Creatine as a Promising Component of Paternal Preconception Diet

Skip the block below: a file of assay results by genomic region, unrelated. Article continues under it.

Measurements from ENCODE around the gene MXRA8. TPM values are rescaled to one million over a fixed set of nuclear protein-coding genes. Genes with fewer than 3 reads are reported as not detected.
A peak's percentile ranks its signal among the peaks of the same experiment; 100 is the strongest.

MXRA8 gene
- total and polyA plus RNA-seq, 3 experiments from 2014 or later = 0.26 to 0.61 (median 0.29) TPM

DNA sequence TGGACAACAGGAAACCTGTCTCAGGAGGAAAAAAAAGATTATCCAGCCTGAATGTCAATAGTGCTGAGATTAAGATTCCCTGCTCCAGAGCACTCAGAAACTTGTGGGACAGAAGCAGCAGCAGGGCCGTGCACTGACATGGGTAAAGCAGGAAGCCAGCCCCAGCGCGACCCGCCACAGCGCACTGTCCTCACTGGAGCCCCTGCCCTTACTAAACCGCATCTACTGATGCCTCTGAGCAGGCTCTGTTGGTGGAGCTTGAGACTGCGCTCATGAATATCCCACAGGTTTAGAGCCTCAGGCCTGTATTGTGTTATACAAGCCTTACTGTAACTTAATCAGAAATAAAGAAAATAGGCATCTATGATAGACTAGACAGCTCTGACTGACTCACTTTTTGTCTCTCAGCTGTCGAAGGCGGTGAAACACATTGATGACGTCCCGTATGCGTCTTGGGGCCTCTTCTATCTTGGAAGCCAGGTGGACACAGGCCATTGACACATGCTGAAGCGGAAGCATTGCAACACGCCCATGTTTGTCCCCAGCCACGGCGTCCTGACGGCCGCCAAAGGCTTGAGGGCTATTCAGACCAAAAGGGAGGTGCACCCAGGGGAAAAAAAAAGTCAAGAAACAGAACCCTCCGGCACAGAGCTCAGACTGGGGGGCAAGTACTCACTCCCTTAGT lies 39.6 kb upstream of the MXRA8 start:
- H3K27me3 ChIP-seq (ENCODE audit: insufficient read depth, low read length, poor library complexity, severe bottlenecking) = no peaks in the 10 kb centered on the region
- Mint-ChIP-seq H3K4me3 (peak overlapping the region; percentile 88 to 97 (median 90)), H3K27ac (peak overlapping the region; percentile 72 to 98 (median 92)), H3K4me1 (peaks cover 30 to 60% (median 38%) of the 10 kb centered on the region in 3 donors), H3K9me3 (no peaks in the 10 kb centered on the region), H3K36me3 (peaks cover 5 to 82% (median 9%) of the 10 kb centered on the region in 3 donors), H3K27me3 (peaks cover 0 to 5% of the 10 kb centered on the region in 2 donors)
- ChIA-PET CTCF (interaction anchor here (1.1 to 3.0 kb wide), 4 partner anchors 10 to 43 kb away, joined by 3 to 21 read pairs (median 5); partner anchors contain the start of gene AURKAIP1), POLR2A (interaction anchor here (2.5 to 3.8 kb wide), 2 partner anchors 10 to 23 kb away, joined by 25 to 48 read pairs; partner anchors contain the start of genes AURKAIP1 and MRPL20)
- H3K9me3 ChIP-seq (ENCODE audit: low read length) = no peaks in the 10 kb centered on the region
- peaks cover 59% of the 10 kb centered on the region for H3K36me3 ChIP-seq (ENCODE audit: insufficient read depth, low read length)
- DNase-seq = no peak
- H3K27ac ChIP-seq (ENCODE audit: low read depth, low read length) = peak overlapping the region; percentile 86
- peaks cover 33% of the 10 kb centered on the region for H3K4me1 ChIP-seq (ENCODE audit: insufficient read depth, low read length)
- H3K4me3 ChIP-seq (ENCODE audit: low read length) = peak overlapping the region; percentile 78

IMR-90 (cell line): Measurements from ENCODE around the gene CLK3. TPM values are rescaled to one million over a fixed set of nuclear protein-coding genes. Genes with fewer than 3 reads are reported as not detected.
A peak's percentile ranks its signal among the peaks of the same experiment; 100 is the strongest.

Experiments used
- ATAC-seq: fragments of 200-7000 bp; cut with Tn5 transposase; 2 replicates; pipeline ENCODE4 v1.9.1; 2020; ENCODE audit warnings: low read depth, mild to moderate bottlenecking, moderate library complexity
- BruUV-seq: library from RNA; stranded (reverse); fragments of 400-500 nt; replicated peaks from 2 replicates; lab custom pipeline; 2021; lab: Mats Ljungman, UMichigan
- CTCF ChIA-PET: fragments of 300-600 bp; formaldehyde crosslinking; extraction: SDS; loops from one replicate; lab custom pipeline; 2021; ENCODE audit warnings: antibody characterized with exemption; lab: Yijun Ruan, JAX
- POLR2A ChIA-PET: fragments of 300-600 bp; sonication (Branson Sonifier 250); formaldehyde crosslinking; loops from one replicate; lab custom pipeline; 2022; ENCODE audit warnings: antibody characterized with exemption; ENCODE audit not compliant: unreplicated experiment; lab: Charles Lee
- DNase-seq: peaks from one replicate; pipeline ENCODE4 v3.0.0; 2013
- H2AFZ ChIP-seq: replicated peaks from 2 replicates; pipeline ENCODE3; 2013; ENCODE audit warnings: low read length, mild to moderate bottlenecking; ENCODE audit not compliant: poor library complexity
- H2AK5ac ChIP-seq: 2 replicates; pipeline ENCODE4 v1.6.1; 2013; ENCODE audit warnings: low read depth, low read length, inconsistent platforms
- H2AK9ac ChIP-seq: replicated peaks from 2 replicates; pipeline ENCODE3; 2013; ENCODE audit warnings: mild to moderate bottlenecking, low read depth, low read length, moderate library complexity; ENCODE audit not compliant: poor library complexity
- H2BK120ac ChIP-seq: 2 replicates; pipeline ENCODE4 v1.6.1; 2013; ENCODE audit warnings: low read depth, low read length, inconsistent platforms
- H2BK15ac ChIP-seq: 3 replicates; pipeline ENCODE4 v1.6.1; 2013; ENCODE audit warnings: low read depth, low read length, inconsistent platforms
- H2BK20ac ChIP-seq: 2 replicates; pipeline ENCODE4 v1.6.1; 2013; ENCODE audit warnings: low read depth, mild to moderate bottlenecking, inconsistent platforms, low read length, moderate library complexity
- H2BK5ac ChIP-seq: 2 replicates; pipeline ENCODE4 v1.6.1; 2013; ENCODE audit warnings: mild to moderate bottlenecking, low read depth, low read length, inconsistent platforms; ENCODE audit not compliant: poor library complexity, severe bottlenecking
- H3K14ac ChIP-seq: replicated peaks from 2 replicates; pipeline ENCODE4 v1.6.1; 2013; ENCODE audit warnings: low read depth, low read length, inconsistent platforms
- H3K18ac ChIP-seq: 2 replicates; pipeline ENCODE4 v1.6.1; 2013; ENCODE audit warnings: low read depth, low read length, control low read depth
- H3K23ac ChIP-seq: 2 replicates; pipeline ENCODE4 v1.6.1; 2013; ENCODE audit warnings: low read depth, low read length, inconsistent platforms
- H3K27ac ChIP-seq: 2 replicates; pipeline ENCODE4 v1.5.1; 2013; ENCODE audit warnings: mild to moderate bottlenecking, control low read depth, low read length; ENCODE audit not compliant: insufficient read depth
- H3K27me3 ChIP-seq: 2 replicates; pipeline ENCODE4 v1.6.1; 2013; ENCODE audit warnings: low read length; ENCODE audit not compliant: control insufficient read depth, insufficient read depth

Male fertility has been declining globally over the past several decades, advancing from a personal issue to a public health problem. Beyond any doubt, a reduction in fertility (often characterized by low sperm count or motility) can severely threaten reproductive health and lifecourse framework in a long-term fashion. Aside from uncovering the currently unknown etiology of modern-day male infertility, the scientific and medical community faces a double burden: finding an efficient biomarker of impaired fertility and exploring any intervention that can act to enhance fertility. A plethora of nutritional compounds have been recognized as possible modulators of semen quality, and specific dietary patterns and nutrients appear to be accompanied by a lower risk of male infertility. Creatine, a conditionally essential nutrient, has caught attention as a male fertility-promoting candidate due to its role in sperm energy metabolism. This mini-review describes the creatine-related bioenergetics of spermatozoa, explores a connection between creatine levels and sperm quality in men, and critically examines available evidence for interventional studies with creatine to affect sperm viability. View Full-Text

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